The Common Interest Privilege May Offer More Protection Than You Thought.

Consider for a moment a situation when an Owner and a General Contractor want to exchange confidential communications relating to a potential legal matter. When the Owner and Contractor are not both parties in a suit, what protections might they have?

One possible consideration

I am incredibly grateful for all that our group has achieved as a construction practice, thanks in large measure to the support of the construction industry and the community in which we do business. It has been an R+C tradition to acknowledge our place in the community and in the industry to which we provide

Firms are Ready to Hire.

In October 2014, the Associated General Contractors of America conducted a survey of nearly 900 construction firms across 48 states and the District of Columbia to discuss construction industry hiring in 2015. (To view the survey results and report, “Ready to Hire Again: The Construction Hiring and Business Outlook.”  The survey reported that hiring plans are on the rise. Nearly 80% of the firms surveyed expect to hire more employees, which is an 25% increase from 2014. (See Jeanie J. Clapp, Ready to Hire Again AGC Members Forecast a Bright 2015, Constructor Magazine, (March/April 2015).  In fact, as of March 2015, construction employment totaled 6,344,000 and the unemployment rate fell to 9.5%. But companies will face challenges finding enough qualified people to hire.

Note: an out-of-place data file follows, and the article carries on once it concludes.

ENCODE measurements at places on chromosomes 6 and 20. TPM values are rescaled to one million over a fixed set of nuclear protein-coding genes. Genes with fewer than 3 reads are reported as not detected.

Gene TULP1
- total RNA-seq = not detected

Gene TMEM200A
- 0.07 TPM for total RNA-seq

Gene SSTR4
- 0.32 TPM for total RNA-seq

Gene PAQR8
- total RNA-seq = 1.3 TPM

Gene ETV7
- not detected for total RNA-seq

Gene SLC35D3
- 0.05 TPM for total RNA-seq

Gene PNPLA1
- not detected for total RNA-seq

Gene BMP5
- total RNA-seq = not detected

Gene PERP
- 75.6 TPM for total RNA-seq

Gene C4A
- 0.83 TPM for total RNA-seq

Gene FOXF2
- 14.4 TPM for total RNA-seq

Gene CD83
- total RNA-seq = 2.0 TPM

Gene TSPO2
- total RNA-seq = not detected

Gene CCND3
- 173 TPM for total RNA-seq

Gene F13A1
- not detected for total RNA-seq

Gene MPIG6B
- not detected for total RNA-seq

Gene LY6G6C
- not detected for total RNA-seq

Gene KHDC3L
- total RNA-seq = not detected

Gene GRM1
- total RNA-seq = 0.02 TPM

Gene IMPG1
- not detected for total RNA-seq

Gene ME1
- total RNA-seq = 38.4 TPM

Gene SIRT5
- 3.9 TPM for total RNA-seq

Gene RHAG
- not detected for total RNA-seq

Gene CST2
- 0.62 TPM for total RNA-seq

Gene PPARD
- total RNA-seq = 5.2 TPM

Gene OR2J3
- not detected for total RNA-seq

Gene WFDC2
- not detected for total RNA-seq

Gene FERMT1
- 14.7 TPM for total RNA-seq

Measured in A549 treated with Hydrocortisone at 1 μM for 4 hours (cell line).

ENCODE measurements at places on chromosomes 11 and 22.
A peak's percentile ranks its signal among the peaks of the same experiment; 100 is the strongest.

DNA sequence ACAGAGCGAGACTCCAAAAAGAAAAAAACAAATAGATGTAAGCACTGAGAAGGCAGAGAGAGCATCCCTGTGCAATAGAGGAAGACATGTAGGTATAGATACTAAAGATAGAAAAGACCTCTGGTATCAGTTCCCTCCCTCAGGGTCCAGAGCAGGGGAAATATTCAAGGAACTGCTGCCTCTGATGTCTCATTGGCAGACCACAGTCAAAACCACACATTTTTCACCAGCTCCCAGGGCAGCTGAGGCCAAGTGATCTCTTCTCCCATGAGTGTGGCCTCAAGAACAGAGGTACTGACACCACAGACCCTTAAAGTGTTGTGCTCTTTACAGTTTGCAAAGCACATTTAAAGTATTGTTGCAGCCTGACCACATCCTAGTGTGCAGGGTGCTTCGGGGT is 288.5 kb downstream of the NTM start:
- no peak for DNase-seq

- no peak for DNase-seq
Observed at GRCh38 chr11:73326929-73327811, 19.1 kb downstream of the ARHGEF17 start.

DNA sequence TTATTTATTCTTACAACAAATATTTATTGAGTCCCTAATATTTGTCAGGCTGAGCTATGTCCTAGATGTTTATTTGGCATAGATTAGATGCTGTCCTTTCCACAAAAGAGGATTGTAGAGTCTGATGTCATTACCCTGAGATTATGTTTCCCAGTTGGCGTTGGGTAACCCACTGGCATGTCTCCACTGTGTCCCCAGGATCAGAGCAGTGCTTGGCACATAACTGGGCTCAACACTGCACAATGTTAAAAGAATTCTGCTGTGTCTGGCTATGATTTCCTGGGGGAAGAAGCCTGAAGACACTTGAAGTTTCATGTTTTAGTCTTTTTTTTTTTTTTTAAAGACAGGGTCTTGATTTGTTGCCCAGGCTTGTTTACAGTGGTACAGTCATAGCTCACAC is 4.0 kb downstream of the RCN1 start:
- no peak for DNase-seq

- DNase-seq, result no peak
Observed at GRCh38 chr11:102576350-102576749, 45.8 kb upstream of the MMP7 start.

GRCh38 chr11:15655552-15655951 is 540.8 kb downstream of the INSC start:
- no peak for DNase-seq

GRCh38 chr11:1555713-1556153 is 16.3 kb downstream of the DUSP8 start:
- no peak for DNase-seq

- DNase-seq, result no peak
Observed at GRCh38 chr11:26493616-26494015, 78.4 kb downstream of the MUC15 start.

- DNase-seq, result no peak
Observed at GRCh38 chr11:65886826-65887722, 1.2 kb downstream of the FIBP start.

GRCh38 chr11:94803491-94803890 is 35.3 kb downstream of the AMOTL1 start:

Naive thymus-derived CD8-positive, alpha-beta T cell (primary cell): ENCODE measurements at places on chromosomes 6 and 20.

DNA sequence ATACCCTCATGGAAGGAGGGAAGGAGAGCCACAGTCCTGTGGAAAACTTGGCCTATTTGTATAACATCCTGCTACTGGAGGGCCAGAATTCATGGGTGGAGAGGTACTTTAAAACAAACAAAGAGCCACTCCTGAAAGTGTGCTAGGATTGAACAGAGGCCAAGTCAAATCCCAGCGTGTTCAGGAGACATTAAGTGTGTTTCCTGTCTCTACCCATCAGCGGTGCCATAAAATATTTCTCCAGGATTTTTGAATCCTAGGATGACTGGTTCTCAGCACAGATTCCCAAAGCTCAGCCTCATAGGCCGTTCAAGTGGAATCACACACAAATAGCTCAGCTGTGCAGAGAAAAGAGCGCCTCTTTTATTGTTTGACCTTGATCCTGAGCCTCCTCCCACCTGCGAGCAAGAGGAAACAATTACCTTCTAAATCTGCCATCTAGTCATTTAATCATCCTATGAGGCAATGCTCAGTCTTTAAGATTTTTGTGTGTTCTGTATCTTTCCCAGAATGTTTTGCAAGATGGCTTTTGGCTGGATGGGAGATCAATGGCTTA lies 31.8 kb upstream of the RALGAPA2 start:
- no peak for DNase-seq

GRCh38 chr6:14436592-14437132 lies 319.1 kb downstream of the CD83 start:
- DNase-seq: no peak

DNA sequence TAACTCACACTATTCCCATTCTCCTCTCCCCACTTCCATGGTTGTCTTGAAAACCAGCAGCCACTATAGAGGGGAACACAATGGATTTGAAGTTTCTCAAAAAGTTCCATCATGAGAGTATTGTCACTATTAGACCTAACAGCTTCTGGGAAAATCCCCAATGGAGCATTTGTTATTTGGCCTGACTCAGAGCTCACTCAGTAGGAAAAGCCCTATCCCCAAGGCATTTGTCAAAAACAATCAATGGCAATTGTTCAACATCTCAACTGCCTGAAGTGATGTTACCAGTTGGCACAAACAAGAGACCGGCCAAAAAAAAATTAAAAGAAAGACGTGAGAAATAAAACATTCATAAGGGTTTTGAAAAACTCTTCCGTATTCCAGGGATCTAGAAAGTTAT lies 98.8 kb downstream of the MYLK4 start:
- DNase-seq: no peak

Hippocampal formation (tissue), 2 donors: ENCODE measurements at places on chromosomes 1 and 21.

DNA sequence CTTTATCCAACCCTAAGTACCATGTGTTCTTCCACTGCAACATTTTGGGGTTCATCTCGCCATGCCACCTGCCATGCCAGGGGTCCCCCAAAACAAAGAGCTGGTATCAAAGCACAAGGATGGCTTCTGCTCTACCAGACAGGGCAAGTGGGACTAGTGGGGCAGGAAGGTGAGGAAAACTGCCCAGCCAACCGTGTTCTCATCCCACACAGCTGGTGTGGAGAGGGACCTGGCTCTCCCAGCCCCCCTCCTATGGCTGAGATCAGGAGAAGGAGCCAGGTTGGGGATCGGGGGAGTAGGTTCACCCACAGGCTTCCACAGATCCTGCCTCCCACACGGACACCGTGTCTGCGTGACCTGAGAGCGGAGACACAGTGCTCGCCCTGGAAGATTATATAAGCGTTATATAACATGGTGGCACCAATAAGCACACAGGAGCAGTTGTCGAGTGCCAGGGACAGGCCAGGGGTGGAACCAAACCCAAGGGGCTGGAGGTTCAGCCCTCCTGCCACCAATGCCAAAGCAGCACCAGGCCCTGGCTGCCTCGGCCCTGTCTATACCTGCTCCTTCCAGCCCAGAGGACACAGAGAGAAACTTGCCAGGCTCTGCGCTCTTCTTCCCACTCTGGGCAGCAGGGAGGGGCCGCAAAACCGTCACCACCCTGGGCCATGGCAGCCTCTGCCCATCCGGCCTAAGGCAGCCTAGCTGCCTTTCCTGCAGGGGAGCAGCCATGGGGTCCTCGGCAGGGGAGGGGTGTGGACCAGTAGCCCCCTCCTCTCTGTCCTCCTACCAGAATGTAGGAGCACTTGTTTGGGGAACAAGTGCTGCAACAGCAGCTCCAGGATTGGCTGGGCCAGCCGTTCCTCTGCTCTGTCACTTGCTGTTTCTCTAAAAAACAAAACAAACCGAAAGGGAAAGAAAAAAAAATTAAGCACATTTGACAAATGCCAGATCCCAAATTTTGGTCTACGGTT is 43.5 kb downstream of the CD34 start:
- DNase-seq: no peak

Labor Shortages Loom.

While hiring is on the rise, 87% of the AGC firms who are hiring, report difficulties filling positions, with the greatest hiring challenges for roofers, carpenters and operators. This figure is up more than 10% from 2014. Simply put, there are not enough skilled workers to go around. A study by the Construction Users Roundtable (CURT) estimates that there is currently a shortage of two million skilled construction workers. Based on the circumstances that created the market shortage, closing the gap will not happen quickly.

Labor Market Gap Widens.

  • The construction industry lost 2.3 million jobs during 2007-2009 and has only recouped less than half a million. By 2016 it is predicted that the construction will require 6.7 million workers, 50% more workers than are currently available today.

Continue Reading If You Build It, They Will Come. But Are There Enough Construction Workers To Get It Done?